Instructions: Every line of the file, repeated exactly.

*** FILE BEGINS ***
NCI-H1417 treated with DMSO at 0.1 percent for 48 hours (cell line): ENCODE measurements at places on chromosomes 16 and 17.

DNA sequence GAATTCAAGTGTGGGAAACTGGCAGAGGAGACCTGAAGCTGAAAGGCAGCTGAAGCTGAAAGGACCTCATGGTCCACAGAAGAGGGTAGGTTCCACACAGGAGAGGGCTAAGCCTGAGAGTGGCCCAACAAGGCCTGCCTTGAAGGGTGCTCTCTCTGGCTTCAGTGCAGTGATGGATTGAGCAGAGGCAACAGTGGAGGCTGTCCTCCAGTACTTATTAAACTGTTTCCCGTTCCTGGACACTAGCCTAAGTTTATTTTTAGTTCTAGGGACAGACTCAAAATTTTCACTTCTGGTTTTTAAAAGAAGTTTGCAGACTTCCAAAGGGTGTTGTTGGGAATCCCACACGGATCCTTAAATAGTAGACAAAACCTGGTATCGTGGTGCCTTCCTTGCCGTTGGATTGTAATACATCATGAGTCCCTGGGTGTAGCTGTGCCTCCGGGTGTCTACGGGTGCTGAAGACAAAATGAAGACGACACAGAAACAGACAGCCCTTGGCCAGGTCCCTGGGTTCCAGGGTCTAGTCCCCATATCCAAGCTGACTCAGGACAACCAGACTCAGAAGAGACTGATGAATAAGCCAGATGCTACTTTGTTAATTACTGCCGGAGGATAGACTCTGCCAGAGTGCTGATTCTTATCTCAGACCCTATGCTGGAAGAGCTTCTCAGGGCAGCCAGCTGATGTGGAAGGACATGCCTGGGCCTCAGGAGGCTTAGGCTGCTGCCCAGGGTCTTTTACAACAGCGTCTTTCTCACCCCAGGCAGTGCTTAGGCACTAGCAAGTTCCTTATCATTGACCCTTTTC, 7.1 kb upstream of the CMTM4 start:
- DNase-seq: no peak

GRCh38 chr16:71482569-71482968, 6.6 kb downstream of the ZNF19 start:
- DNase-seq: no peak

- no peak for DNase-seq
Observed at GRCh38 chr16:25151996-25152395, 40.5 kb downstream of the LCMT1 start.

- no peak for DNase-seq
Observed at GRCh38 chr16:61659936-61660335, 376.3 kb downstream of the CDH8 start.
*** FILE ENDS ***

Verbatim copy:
NCI-H1417 treated with DMSO at 0.1 percent for 48 hours (cell line): ENCODE measurements at places on chromosomes 16 and 17.

DNA sequence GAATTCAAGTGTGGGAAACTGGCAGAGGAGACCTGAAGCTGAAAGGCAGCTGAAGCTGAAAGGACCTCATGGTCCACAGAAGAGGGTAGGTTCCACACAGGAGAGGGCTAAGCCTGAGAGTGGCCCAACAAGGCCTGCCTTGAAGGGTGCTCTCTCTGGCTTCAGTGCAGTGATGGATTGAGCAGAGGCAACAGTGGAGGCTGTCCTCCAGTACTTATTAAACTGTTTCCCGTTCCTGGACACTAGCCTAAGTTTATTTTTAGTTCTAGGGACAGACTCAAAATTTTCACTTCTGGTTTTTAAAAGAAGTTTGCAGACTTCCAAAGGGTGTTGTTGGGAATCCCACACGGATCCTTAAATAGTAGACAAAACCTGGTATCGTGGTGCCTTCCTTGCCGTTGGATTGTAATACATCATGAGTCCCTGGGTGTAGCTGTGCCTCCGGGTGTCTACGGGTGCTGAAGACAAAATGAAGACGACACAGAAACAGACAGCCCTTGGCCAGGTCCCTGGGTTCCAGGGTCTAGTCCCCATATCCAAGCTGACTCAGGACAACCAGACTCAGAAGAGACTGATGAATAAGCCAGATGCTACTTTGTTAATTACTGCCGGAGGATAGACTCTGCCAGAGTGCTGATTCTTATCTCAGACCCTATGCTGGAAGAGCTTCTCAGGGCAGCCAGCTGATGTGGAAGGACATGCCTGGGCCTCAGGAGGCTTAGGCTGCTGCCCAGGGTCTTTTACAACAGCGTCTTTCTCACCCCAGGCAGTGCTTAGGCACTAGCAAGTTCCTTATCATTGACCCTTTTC, 7.1 kb upstream of the CMTM4 start:
- DNase-seq: no peak

GRCh38 chr16:71482569-71482968, 6.6 kb downstream of the ZNF19 start:
- DNase-seq: no peak

- no peak for DNase-seq
Observed at GRCh38 chr16:25151996-25152395, 40.5 kb downstream of the LCMT1 start.

- no peak for DNase-seq
Observed at GRCh38 chr16:61659936-61660335, 376.3 kb downstream of the CDH8 start.